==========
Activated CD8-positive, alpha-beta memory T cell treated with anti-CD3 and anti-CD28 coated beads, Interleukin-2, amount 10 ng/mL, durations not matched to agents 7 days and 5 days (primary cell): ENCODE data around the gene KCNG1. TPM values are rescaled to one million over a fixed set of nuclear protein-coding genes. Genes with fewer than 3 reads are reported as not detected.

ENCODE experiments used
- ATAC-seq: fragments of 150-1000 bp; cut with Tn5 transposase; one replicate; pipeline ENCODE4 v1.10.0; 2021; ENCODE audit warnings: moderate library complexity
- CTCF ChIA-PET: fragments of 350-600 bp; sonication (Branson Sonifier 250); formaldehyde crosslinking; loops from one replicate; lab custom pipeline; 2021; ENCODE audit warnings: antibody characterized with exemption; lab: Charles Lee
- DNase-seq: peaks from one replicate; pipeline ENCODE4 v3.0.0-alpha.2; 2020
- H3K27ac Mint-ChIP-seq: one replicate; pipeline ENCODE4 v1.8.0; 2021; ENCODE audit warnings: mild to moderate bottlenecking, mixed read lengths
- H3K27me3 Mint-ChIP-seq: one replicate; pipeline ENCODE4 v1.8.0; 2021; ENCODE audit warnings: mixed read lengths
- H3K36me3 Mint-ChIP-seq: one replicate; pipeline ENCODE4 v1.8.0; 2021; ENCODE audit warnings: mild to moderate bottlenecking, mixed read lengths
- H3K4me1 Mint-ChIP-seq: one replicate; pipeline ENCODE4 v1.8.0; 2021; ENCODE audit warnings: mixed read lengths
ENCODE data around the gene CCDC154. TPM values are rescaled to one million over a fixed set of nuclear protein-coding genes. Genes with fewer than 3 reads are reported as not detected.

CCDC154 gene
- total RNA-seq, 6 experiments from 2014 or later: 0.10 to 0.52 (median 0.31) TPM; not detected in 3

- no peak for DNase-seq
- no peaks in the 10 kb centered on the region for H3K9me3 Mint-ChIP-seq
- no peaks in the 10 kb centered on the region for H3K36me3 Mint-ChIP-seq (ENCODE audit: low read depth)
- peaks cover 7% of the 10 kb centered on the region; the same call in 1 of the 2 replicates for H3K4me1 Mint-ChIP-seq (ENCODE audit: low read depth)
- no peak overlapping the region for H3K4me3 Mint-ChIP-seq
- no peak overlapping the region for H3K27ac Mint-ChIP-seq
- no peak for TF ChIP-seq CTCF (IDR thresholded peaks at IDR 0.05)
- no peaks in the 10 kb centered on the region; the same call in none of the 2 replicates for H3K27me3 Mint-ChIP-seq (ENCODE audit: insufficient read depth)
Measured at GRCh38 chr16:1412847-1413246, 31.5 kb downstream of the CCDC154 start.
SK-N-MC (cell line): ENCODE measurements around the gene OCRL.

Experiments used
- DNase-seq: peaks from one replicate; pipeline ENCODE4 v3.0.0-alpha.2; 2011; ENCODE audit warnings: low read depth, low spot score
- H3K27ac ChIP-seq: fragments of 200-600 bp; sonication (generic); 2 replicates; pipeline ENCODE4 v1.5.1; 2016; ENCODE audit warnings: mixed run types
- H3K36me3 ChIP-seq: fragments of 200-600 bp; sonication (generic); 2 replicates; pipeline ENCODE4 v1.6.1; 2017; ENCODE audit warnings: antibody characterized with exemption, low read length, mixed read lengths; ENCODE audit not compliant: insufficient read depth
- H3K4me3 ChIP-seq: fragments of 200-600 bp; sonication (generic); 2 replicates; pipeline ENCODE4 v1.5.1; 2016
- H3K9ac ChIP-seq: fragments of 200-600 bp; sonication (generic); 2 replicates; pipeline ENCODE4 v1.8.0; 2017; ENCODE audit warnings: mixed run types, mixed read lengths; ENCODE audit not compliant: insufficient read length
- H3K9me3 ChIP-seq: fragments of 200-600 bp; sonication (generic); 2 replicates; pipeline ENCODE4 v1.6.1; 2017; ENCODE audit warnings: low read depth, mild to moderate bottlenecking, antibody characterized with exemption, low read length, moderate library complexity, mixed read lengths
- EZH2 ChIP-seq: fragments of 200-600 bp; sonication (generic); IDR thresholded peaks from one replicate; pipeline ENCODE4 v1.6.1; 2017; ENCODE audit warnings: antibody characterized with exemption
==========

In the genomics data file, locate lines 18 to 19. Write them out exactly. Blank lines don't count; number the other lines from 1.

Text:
- no peak overlapping the region for H3K27ac Mint-ChIP-seq
- no peak for TF ChIP-seq CTCF (IDR thresholded peaks at IDR 0.05)